Explain the following processes:

neural-control
cbse

#1

Explain the following processes:
(a) Polarisation of the membrane of a nerve fibre.
(b) Depolarisation of the membrane of a nerve fibre.
© Conduction of a nerve impulse along a nerve fibre.
(d) Transmission of a nerve impulse across a chemical synapse.


#2

Polarization of the membrane of a nerve fibre :
(i) Nerve fibres becomes excited by a stimulus and conduct the stimulus for the required and appropriate response.
(ii) In conducting a stimulus it has to pass through from resting phase to the active phase and then recovery phase.
(iii) In resting phase, the membrane is 30 times more permeable to potassium ions (K+) than the sodium (Na+) ions. As a result of which inside the axon there is more K+ and likewise more Na+ on outside of the membrane. Inner side of polarized membrane is electro negative while the outer side is electropositive.
(b) Depolarization of the membrane of a nerve fibre:
(i) Stimulation of an axon immediately enhances manifold its membrane permeability to Na+. As a result, Na+ ions diffuse across the membrane from the extracellular fluid (ECF) where their concentration is higher, to the interior of the fibre where the concentration is much lower. But the membrane permeability to K+ starts rising somewhat later only, so there is simultaneous rise in the outward diffusion of K+ from the cell interior having a higher K+ concentration
(ii) These effects lower the overall cation concentration outside and enhance that inside the membrane
The membrane is, thus deposited, with its interior becoming electropositive to the exterior.
(iv) The depolarization spreads a local current. It induces nearby passive Na+ channels to open and so to depolarize the hearby site.
(v) Hence the initial depolarization passes outward over the membrane and spreads out in all directions from the site of stimulation.
© Conduction of nerve impulse along a nerve fibre:
(i) It is a property of nerve fibre to become excited by a stimulus and then conduct that stimulus for the required and appropriate response.
(ii) In conducting a stimulus, the nerve axon has to pass through resting phase to active phase and
then the recovery phase.
(I) Resting phase : In resting phase of the nerve fibre,the axon membrane is 30 times more permeable
to potassium (K+) ions than to sodium ions (Na+).
Thus sodium ions are outside. The membrane
shows a net positive (+) charge on the outside
and negative charge inside due to the presence of
organic radicals. It is called resting potential, which remains at a value of - 70 mV and the membrane is said to be polarized. The axon membrane remains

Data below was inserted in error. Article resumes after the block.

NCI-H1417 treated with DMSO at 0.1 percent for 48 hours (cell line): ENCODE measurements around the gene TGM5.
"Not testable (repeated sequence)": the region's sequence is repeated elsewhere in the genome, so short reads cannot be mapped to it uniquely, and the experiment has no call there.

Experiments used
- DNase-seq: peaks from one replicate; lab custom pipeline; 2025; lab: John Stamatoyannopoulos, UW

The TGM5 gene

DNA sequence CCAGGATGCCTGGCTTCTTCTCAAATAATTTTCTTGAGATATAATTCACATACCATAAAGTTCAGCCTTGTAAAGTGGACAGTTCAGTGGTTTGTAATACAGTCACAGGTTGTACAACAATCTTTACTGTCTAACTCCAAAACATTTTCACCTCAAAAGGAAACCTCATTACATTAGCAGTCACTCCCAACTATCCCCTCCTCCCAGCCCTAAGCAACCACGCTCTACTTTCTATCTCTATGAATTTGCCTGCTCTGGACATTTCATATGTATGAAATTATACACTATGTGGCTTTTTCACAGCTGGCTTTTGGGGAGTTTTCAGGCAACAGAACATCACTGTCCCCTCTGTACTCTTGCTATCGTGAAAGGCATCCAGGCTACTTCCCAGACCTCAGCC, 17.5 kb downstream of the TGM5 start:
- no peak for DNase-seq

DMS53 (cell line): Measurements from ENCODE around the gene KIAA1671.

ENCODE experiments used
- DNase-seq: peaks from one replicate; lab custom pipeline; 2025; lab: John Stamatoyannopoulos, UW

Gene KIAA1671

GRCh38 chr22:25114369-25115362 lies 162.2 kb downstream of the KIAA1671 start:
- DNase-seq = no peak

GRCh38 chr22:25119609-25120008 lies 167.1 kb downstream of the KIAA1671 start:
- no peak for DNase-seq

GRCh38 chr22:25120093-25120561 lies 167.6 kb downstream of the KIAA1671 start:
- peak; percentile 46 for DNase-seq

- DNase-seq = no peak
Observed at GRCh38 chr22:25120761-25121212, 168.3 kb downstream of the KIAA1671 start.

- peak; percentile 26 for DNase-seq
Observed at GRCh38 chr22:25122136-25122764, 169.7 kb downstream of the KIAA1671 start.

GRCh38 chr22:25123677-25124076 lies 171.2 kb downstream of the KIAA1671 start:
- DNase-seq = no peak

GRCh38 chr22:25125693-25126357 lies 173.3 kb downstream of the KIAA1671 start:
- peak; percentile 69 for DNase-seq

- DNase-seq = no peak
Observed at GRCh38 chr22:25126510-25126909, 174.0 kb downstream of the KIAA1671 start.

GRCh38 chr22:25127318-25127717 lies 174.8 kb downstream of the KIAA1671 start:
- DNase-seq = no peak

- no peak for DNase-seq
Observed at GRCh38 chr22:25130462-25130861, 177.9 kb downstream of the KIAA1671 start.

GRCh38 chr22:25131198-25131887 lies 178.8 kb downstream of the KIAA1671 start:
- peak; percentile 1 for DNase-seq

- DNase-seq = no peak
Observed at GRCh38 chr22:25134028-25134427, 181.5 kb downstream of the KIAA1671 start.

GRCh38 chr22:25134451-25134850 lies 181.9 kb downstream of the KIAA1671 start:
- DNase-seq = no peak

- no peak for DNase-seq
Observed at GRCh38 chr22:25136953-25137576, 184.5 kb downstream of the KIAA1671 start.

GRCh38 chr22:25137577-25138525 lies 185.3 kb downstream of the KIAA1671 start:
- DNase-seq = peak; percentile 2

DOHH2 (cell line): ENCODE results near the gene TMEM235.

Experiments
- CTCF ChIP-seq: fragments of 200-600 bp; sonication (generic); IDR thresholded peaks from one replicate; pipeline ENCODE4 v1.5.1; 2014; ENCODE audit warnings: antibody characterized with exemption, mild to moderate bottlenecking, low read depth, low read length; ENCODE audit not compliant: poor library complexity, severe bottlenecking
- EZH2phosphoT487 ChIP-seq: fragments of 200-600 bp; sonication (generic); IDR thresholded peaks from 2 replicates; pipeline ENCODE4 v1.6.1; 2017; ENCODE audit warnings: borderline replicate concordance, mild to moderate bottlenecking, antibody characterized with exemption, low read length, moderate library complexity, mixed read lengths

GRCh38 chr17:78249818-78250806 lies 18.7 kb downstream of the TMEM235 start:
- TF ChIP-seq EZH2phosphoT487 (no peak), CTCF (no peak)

impermeable to them so long as the nerve is at rest,
(II) Active phase : When the nerve fibre is stimulated
electrically, thermally, chemically or mechanically,
a disturbance occurs at the point of stimulation. It
is called local excitatory state. The axon membrane
is said to be depolarized. It results a wave of excitation along the nerve fibre get spread which
is called nerve impulse. Thus during active phase of the nerve fibre, K+ diffuses out of the axon membrane and Na+ ions leaving it so that positive ,and negative charges on the outside and inside of
the axon membrane are reversed. The change in membrane potential is called action potential.
(III) Recovery’ phase : In this phase the reverse
phenomenon takes place i.e., the axon membrane is positively charged outside and negative charge
inside due to an active transport of Na+ outside and
K+ ions inside the axon.
Two factors that can increase the velocity of nerve
impulse are:
(a) Myelination and (b) The diameter of fibre.
(I V) Transmission of a Nerve impulse across a chemical Synapse:
(a) The physiological junction between two
neurons across which nerve impulses can be
transmitted.
(b) Synapse occur between the knob like axon
endings of one neuron and the dendrites of cell
body of another. .
© At the junction of two neurons a narrow fluid filled space called synaptic cleft is present.
(d) Knob like endings of one neuron form many
membrane bound vesicles called synaptic
vesicles.
(e) Since they help in the transmission of nerve impulse, they are also called as neurotransmitters.
(f) When a nerve impulse reaches the axon - terminal and the synaptic vesicles get
stimulated and release their stored chemicals in the synaptic cleft, these chemicals then diffuse through these clefts to reach the membrane of the next neurons and stimulate the next neurons.